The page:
George Will

WASHINGTON -- A preventive war worked out so well in Iraq that Washington last week launched another. The new preventive war -- the government responding forcefully against a postulated future threat -- has been declared on behalf of polar bears, the first species whose supposed jeopardy has been ascribed to global warming.

The Interior Department, bound by the Endangered Species Act, has declared polar bears a "threatened" species because they might be endangered "in the foreseeable future," meaning 45 years. (Note: 45 years ago, the now-long-forgotten global cooling menace of 35 years ago was not yet foreseen.) The bears will be threatened if the current episode of warming, if there really is one, is, unlike all the previous episodes, irreversible, and if it intensifies, and if it continues to melt sea ice vital to the bears, and if the bears, unlike in many previous warming episodes, cannot adapt.

Because of restrictions on hunting, polar bears might be more numerous today than ever and might be twice as numerous as they were three decades ago -- when the media were fanning frenzy about global cooling. (Science magazine, March 1975, reported "the approach of a full-blown 10,000-year ice age.") As Nigel Lawson, a former British Cabinet member, writes in his new book "An Appeal to Reason: A Cool Look at Global Warming":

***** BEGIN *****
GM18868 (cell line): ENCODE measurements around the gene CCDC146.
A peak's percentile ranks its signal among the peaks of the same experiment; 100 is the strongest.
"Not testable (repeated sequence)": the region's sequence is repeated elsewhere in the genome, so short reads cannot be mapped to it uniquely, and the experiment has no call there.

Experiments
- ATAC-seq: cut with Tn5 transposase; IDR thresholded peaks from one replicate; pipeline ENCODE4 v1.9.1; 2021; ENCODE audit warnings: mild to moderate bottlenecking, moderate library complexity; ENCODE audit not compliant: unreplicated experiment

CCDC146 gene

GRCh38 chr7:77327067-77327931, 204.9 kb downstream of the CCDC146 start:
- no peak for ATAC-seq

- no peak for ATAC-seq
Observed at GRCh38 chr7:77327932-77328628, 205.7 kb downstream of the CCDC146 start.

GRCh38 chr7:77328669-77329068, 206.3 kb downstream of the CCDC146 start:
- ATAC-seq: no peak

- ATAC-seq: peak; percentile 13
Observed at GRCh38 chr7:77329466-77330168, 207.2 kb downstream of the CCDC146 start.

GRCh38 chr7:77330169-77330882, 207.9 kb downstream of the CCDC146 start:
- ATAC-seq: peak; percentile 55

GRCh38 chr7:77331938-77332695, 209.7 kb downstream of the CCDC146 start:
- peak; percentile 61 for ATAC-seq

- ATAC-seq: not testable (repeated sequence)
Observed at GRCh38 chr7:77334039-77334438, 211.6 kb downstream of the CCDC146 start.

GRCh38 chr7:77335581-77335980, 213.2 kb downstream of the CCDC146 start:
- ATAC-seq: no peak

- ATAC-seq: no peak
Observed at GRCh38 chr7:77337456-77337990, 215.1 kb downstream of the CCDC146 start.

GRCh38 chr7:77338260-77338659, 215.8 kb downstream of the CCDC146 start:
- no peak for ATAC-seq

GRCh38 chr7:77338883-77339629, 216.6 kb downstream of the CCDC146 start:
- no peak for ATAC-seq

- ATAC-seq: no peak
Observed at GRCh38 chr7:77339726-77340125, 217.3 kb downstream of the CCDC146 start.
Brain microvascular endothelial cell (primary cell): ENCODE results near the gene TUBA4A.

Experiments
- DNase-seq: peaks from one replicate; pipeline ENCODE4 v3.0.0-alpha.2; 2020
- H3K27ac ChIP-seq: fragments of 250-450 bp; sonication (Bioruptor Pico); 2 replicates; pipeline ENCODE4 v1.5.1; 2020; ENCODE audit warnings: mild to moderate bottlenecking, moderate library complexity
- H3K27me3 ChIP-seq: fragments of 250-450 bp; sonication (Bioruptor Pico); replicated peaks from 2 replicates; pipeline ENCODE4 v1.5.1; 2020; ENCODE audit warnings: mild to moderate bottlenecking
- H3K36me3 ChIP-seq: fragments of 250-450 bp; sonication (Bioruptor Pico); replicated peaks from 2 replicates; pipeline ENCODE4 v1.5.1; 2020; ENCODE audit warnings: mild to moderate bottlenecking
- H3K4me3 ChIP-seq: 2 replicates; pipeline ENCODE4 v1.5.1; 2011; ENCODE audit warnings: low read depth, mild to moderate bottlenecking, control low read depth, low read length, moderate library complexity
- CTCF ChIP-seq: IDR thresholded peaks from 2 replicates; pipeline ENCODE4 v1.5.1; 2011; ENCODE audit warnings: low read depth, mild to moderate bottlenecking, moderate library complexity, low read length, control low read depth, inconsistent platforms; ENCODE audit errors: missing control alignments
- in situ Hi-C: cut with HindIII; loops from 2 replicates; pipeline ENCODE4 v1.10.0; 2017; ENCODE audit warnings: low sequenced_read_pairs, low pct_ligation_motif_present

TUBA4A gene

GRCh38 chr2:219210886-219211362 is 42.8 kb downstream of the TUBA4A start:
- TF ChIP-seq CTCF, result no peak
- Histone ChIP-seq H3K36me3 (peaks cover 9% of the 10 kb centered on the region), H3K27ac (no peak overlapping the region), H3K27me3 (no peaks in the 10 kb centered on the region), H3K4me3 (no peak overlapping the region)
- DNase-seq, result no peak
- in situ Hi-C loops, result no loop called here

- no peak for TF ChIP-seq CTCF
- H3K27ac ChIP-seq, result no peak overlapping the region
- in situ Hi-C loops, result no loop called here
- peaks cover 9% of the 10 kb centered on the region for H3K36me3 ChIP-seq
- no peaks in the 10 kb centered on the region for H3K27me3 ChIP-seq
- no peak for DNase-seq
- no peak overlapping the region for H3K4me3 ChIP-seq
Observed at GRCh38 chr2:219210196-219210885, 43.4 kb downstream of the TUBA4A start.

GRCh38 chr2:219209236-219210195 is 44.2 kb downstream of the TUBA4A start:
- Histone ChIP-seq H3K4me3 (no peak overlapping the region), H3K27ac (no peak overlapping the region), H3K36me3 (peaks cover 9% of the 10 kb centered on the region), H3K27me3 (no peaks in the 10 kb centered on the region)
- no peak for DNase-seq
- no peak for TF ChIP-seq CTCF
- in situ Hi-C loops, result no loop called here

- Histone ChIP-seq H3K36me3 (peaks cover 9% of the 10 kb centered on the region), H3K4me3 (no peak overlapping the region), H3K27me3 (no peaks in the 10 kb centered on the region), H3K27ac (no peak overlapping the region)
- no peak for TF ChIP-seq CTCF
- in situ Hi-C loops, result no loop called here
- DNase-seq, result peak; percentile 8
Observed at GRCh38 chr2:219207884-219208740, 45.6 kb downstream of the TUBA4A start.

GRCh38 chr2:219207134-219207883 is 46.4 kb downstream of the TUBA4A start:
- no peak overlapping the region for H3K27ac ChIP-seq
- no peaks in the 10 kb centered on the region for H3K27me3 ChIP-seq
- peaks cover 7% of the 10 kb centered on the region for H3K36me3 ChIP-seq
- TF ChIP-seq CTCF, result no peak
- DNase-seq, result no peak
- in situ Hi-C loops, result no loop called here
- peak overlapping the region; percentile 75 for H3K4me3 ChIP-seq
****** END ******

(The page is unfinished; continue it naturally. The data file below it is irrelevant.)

"Over the past two-and-a-half-million years, a period during which the planet's climate fluctuated substantially, remarkably few of the earth's millions of plant and animal species became extinct. This applies not least, incidentally, to polar bears, which have been around for millennia, during which there is ample evidence that polar temperatures have varied considerably."

But Interior Secretary Dirk Kempthorne says the "threatened" label is mandatory because sea ice has been melting and computer models postulate future melting caused by human activity. So, now that human activity is assumed to be the primary cause, or even a measurable cause, of warming, the decision to classify the bears as threatened has become a mighty lever.

Now that polar bears are wards of the government, and now that it is a legal doctrine that humans are responsible for global warming, the Endangered Species Act has acquired unlimited application. Anything that can be said to increase global warming can -- must -- be said to threaten bears already designated as threatened.


George Will

George F. Will is a 1976 Pulitzer Prize winner whose columns are syndicated in more than 400 magazines and newspapers worldwide.
 
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